GM aims to boost production of vans at Broening Highway plant by 6% No new workers will be hired

October 16, 1993|By Ted Shelsby | Ted Shelsby,Staff Writer

General Motors Corp. is seeking to boost daily production of its popular midsize vans made here by 6 percent with no increase in employment, a move that union officials say could lead to a strike at the city's largest manufacturing employer.

"We hope that a strike can be avoided this time," said Rodney A. Trump, president of Local 239 of the United Auto Workers union, which represents about 3,200 hourly workers at the Broening Highway plant.

He said that the crucial question for the UAW was whether "the company provides the proper number of people to do the job safely and to maintain the quality of the product."

The last time GM altered the production line speed at the Baltimore plant -- it cut production from 47 to 42 vans an hour in the summer of 1991 -- the union struck for four weeks, halting production. At that time the union claimed that the company eliminated too many jobs to operate safely, leading to a sharp jump in the number of work-related injuries.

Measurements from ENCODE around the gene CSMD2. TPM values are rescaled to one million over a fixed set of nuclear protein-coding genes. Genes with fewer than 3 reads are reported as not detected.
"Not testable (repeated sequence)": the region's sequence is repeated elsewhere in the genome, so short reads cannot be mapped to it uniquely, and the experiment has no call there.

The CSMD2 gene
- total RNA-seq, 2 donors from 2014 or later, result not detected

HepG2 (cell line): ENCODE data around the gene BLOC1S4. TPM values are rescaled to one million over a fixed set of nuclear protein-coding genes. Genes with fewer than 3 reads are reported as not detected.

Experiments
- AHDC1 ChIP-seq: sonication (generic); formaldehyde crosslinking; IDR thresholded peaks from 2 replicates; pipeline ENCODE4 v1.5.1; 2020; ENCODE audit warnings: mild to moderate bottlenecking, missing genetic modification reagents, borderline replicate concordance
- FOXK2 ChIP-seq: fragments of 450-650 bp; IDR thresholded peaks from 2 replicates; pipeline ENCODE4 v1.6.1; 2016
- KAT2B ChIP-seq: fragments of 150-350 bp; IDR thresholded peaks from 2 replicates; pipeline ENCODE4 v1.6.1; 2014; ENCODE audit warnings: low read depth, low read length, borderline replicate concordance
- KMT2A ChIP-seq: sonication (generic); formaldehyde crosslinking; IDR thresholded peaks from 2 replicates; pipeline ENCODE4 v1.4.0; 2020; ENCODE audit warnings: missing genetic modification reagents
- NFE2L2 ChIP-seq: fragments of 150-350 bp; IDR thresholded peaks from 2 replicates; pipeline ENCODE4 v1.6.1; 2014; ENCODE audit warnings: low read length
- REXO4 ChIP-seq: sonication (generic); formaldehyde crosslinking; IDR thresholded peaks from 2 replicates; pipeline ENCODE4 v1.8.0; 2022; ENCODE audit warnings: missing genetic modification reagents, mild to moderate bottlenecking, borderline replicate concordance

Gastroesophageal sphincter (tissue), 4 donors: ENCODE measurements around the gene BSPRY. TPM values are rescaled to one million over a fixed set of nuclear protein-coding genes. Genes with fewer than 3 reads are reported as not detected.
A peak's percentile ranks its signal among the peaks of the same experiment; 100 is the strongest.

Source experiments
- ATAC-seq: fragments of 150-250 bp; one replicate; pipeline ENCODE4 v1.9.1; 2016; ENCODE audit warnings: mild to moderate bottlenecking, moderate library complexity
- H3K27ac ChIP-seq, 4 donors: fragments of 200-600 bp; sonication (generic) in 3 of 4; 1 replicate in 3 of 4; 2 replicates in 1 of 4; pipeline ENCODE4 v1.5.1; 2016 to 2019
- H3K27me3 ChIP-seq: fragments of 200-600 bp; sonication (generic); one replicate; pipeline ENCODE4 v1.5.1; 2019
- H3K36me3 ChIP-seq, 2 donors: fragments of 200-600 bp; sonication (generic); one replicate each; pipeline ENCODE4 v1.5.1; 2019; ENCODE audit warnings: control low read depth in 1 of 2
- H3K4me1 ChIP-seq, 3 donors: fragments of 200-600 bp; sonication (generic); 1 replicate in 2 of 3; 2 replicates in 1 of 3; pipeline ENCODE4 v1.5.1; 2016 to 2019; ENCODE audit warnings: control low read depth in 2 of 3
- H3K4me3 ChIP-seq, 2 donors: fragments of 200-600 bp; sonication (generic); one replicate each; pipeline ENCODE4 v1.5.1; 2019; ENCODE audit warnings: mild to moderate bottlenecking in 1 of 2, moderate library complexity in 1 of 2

To settle the strike, GM agreed to increase the number of production workers immediately and add new assembly line workers as the line speed rose to 48 vans an hour.

Linda Cook, a spokeswoman for GM truck platforms division in Pontiac, Mich., said the boost in production is necessary to meet increased demand for the Chevrolet Astro and GMC Safari vans. The Baltimore plant is the sole supplier of these vehicles.

Ms. Cook said the company has no plans to add new workers. She said the company is seeking productivity gains through increased efficiencies and manufacturing improvements.

The test could come as early as next week.

"We go to full speed on Monday and we could know within 72 hours if we can do it safely," said Mr. Trump. "That's how long it takes to feel the impact" of a line speed change, he said.

The plan is to boost the number of vans rolling off the assembly line each hour from 48 to 51.

In other moves designed to satisfy consumer demand, Mr. Trump said, workers at the Baltimore plant have been working two hours overtime of both daily shifts since the beginning of September and the company is scheduling Saturday production in the weeks ahead.

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